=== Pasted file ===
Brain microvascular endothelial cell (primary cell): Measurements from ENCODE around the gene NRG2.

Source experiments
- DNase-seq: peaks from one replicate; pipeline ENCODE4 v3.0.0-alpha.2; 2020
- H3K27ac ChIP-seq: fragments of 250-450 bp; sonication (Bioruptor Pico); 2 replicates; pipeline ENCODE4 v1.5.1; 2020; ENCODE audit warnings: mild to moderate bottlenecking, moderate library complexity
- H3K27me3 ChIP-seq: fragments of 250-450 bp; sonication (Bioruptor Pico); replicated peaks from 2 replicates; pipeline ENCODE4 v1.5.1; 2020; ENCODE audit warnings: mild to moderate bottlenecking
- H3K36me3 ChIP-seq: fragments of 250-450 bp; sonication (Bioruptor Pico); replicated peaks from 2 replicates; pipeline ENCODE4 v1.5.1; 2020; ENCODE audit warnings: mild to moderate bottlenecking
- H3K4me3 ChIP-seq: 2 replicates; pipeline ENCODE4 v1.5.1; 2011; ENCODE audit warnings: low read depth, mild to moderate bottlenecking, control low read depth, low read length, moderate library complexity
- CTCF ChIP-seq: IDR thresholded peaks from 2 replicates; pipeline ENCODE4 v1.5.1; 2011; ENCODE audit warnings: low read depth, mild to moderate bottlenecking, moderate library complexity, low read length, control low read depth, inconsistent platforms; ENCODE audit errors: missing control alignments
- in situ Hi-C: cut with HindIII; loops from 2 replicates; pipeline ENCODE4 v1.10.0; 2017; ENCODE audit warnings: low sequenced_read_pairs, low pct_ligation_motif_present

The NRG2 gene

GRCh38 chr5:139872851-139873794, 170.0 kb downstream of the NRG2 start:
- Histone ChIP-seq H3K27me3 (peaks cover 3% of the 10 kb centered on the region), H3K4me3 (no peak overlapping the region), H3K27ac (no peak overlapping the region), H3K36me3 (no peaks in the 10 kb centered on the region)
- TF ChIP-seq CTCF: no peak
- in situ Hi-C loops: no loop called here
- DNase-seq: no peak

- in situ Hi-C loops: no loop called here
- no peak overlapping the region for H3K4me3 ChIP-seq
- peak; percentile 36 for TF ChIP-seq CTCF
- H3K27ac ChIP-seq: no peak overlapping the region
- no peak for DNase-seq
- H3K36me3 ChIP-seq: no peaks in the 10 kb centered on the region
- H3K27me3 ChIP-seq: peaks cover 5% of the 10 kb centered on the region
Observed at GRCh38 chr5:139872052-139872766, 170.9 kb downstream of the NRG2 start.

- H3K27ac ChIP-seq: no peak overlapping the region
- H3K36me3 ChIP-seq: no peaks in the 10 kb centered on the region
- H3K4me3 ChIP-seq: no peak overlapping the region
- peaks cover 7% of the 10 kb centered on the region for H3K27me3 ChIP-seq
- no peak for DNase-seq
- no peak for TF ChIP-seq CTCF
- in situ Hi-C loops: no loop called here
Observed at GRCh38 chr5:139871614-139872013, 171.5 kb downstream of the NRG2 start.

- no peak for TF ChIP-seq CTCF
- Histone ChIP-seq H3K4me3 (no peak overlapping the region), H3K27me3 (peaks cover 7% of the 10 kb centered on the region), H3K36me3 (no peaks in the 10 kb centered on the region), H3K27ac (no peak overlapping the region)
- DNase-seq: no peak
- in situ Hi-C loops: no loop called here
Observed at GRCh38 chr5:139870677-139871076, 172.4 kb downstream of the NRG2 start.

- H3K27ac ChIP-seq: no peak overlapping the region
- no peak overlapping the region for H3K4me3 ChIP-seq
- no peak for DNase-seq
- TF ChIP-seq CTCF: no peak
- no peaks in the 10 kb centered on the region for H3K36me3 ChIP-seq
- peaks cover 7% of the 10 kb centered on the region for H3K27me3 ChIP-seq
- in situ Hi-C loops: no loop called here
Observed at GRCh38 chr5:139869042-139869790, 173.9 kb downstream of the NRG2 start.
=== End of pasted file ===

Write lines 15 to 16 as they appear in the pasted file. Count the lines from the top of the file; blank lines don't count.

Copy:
- DNase-seq: no peak

- in situ Hi-C loops: no loop called here